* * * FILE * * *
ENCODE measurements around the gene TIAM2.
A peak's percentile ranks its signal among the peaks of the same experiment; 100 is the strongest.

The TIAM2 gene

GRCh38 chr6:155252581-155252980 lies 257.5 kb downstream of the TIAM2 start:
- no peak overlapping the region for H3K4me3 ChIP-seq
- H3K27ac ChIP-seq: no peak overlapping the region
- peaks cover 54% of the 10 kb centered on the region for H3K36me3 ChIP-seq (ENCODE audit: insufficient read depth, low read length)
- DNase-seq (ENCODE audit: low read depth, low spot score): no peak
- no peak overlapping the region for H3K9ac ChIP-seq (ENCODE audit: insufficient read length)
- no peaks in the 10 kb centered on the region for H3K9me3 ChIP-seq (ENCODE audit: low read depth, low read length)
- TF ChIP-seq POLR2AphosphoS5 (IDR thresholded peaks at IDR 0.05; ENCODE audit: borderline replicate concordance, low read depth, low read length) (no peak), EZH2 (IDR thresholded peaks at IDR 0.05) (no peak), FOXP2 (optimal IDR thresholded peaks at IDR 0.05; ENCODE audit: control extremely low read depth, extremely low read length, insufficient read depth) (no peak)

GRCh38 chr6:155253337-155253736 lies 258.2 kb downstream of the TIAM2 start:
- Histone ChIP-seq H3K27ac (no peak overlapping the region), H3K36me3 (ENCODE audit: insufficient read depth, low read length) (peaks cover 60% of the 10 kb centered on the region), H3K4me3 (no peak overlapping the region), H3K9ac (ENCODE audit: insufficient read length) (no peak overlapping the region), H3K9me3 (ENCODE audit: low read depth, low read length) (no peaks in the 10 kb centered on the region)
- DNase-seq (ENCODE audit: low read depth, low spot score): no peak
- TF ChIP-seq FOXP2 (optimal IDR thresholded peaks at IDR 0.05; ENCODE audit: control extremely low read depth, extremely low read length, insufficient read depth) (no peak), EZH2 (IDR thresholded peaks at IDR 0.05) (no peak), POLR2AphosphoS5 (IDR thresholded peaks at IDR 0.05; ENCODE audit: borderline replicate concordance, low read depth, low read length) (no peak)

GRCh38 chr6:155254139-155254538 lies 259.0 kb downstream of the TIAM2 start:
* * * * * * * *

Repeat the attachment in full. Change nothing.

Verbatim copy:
ENCODE measurements around the gene TIAM2.
A peak's percentile ranks its signal among the peaks of the same experiment; 100 is the strongest.

The TIAM2 gene

GRCh38 chr6:155252581-155252980 lies 257.5 kb downstream of the TIAM2 start:
- no peak overlapping the region for H3K4me3 ChIP-seq
- H3K27ac ChIP-seq: no peak overlapping the region
- peaks cover 54% of the 10 kb centered on the region for H3K36me3 ChIP-seq (ENCODE audit: insufficient read depth, low read length)
- DNase-seq (ENCODE audit: low read depth, low spot score): no peak
- no peak overlapping the region for H3K9ac ChIP-seq (ENCODE audit: insufficient read length)
- no peaks in the 10 kb centered on the region for H3K9me3 ChIP-seq (ENCODE audit: low read depth, low read length)
- TF ChIP-seq POLR2AphosphoS5 (IDR thresholded peaks at IDR 0.05; ENCODE audit: borderline replicate concordance, low read depth, low read length) (no peak), EZH2 (IDR thresholded peaks at IDR 0.05) (no peak), FOXP2 (optimal IDR thresholded peaks at IDR 0.05; ENCODE audit: control extremely low read depth, extremely low read length, insufficient read depth) (no peak)

GRCh38 chr6:155253337-155253736 lies 258.2 kb downstream of the TIAM2 start:
- Histone ChIP-seq H3K27ac (no peak overlapping the region), H3K36me3 (ENCODE audit: insufficient read depth, low read length) (peaks cover 60% of the 10 kb centered on the region), H3K4me3 (no peak overlapping the region), H3K9ac (ENCODE audit: insufficient read length) (no peak overlapping the region), H3K9me3 (ENCODE audit: low read depth, low read length) (no peaks in the 10 kb centered on the region)
- DNase-seq (ENCODE audit: low read depth, low spot score): no peak
- TF ChIP-seq FOXP2 (optimal IDR thresholded peaks at IDR 0.05; ENCODE audit: control extremely low read depth, extremely low read length, insufficient read depth) (no peak), EZH2 (IDR thresholded peaks at IDR 0.05) (no peak), POLR2AphosphoS5 (IDR thresholded peaks at IDR 0.05; ENCODE audit: borderline replicate concordance, low read depth, low read length) (no peak)

GRCh38 chr6:155254139-155254538 lies 259.0 kb downstream of the TIAM2 start: